ESPE Abstracts (2015) 84 P-3-1079

Isolated Postprandial Hyperinsulinaemic Hypoglycaemia

Maria Güemesa,b, Maria Melikyana, Senthil Senniappanc & Khalid Hussaina,b


aDepartment of Endocrinology, Great Ormond Street Hospital for Children, NHS Foundation Trust, WC1N 3JH London, UK; bDevelopmental Endocrinology Research Group, Clinical and Molecular Genetics, University College London, Institute of Child Health, WC1N 1EH London, UK; cDepartment of Paediatric Endocrinology, Alder Hey Children’s Hospital, Liverpool, UK


Background: Only a few case reports have described isolated postprandial hyperinsulinaemic hypoglycaemia (PPHH) in children.

Objectives: To describe a single tertiary paediatric centre’s experience in the management of isolated PPHH.

Patients and methods: Six children (three females) were identified. A retrospective review of the clinical characteristics, diagnosis, management and follow-up of patients with PPHH was performed. Investigations included: 24 h glucose profile, continuous glucose monitoring system, diagnostic fast, prolonged oral glucose tolerance test (OGTT) and mixed meal (MM) test. Management options were: dietary intervention, diazoxide and acarbose.

Results: At diagnosis ages were between 4.1 and 8.9 years and all children had auxology parameters within the normal range. All the patients showed a normal fasting tolerance but a prolonged OGTT demonstrated symptomatic hypoglycaemia (blood glucose <3.5 mmol/l) after 120 min with simultaneous detectable serum insulin concentrations. The mean follow-up was of 3.3±3.1 years. Four patients were tried on acarbose, which had a positive glycaemic and symptom-control effect, but due to its side effects, only one patient remained on it on the long-term. One patient responded to diazoxide. The other patients were managed on frequent feeds but, even on this, prolonged OGTT/MM demonstrated persisting PPHH. On follow-up two patients spontaneously grew out of the condition.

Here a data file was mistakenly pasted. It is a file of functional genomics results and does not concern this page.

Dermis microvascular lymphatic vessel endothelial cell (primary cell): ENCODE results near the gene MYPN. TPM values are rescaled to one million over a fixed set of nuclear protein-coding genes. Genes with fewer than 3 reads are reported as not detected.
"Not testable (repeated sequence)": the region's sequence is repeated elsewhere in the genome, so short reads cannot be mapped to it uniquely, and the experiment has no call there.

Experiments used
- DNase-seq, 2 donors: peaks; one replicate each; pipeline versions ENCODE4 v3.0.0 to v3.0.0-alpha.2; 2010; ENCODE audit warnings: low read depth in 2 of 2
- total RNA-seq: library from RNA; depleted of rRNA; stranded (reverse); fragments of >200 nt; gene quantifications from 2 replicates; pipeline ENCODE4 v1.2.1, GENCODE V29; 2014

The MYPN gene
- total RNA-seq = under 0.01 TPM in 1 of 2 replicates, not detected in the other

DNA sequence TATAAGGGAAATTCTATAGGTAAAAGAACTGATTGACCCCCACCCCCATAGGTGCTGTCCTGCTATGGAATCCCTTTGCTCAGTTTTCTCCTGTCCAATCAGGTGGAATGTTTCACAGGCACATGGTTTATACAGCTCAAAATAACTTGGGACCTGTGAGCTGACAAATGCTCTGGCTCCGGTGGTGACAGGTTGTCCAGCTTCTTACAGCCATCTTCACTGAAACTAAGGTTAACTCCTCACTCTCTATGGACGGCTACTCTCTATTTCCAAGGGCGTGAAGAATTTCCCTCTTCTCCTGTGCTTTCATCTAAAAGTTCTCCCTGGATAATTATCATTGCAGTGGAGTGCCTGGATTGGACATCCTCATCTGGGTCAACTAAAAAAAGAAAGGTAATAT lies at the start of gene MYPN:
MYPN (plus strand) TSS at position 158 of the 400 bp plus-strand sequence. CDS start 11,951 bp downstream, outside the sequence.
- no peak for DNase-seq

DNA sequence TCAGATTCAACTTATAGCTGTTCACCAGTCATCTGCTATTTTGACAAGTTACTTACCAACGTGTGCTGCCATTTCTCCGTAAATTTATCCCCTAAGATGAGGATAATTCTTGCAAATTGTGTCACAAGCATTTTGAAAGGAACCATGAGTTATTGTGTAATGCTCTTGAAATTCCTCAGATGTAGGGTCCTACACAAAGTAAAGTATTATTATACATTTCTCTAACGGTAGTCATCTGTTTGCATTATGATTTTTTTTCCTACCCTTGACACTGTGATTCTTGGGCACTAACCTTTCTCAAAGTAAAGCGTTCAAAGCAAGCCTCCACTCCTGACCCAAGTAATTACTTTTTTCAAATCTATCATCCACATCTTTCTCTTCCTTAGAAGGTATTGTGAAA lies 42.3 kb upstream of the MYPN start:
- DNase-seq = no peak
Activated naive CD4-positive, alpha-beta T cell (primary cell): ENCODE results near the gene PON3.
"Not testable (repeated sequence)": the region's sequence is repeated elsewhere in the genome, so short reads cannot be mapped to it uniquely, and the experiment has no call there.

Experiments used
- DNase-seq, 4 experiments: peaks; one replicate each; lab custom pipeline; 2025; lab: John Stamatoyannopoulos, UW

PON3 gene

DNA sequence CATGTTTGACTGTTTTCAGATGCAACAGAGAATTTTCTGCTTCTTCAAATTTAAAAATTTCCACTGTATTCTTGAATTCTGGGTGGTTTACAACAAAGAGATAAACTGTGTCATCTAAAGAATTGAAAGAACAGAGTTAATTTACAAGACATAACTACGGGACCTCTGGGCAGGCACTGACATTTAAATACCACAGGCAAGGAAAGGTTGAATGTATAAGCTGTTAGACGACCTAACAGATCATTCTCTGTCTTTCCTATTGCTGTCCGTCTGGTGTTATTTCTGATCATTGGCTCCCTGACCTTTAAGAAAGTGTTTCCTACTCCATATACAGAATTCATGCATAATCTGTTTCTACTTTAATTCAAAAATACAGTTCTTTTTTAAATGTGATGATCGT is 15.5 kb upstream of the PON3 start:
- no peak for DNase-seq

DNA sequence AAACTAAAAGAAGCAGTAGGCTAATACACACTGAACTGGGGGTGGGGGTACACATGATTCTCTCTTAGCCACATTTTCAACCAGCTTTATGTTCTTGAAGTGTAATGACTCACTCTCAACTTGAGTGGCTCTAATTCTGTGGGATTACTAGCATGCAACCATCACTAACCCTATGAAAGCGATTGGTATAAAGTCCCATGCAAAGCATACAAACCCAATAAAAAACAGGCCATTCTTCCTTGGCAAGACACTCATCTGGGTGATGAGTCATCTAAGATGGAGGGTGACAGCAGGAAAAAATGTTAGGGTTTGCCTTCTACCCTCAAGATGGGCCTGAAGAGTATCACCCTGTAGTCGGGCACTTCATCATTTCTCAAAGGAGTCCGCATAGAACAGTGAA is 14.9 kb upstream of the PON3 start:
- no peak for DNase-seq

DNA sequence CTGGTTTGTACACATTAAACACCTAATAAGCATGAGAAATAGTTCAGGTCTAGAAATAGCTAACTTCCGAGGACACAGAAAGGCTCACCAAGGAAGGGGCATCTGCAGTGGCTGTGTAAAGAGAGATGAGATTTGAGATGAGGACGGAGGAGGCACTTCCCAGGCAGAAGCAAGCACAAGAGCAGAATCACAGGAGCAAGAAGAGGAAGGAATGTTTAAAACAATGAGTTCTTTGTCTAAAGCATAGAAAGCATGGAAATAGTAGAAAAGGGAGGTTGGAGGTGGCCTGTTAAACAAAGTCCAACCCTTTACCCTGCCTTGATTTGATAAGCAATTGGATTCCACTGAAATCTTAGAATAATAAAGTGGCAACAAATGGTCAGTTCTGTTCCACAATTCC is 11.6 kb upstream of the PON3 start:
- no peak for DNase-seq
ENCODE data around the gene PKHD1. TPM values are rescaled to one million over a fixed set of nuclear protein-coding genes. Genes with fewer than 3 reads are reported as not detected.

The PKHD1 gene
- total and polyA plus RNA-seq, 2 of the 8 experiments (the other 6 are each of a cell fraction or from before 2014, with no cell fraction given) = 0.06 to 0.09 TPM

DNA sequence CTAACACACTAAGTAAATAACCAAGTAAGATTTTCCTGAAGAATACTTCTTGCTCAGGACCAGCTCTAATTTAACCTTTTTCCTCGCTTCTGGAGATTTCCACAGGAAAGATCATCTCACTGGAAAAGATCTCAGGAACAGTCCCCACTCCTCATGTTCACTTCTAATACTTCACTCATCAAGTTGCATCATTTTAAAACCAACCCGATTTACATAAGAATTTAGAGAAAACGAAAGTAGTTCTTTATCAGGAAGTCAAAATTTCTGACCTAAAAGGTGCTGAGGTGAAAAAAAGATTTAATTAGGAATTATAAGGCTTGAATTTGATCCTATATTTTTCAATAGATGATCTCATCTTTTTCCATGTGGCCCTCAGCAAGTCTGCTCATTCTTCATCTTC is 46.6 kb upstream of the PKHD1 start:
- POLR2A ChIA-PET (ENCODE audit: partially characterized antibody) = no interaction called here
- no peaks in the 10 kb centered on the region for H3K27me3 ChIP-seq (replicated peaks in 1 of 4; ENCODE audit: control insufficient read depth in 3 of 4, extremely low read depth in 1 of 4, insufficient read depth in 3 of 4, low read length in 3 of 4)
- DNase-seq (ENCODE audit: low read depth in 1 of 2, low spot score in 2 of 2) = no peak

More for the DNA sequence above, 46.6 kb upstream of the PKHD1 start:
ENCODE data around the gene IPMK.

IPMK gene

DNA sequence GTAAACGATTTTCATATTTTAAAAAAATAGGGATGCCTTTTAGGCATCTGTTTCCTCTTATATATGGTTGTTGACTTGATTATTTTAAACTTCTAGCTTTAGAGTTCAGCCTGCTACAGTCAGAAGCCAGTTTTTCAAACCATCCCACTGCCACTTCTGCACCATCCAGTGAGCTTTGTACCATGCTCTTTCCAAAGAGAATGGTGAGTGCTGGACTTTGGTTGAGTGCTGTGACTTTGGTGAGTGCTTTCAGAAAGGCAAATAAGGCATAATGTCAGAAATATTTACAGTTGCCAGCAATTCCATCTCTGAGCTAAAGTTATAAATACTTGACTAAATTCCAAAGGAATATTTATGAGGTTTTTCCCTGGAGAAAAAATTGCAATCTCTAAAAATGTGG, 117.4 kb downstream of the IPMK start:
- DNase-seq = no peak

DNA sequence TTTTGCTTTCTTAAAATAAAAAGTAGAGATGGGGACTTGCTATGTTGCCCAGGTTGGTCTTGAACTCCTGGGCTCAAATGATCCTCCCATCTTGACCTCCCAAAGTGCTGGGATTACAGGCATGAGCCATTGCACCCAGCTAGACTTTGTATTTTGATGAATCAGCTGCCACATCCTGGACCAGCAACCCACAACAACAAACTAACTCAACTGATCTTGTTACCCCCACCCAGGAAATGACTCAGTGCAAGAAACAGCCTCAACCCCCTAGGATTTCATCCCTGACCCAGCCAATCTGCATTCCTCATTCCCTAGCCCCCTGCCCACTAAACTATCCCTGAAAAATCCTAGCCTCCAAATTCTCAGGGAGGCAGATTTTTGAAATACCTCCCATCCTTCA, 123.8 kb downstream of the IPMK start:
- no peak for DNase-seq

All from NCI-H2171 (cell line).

Conclusions: The identification of hypoglycaemia in PPHH requires a prolonged OGTT. Acarbose was beneficial in children with PPHH, although it was poorly tolerated. Hypoglycaemia persisted on prolonged OGTT in those patients managed exclusively on frequent feeds. The cause of the PPHH in these patients still needs to be elucidated.

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